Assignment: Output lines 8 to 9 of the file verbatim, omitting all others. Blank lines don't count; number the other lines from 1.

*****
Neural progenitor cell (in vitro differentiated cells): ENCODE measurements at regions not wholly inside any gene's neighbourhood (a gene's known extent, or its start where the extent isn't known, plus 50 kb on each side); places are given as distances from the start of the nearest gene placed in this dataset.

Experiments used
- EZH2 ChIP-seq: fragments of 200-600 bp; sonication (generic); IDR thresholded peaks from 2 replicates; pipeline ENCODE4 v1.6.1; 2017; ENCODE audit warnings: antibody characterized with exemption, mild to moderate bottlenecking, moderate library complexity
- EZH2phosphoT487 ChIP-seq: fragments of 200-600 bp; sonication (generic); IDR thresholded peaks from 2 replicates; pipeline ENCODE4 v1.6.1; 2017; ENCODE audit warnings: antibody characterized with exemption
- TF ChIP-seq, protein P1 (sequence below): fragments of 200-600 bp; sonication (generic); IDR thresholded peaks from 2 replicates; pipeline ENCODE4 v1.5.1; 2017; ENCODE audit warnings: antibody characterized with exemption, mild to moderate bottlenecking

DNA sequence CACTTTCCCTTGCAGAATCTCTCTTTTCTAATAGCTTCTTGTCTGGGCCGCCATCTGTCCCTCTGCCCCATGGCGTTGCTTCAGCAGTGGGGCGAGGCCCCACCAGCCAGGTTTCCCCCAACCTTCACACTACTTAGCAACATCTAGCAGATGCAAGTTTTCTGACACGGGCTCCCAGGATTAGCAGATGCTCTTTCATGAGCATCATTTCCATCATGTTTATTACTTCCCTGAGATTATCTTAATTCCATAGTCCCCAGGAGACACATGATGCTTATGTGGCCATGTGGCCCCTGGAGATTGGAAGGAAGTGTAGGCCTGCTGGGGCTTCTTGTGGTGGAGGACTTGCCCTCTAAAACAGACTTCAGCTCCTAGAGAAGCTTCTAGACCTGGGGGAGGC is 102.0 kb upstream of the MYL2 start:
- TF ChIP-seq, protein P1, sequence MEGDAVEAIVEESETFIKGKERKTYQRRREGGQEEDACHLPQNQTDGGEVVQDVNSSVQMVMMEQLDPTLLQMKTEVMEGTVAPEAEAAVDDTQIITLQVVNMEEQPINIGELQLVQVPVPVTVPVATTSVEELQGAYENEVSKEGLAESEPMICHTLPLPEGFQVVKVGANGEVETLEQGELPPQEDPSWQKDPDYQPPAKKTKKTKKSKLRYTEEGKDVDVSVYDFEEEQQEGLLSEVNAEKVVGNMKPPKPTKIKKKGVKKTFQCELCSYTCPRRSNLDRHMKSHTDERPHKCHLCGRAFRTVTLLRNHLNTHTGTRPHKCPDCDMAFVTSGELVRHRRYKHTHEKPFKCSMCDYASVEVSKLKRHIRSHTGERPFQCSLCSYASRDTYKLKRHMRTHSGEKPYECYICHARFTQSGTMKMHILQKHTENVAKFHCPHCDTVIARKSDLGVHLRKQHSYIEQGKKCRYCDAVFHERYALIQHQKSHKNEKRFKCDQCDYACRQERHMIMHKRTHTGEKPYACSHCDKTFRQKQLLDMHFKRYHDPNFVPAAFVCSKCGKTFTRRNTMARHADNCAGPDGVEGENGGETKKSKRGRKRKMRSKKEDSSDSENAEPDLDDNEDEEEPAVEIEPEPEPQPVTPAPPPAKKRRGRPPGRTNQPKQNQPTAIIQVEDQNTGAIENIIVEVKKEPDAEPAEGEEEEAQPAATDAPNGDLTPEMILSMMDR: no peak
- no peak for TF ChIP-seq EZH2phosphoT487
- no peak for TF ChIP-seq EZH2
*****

- no peak for TF ChIP-seq EZH2phosphoT487
- no peak for TF ChIP-seq EZH2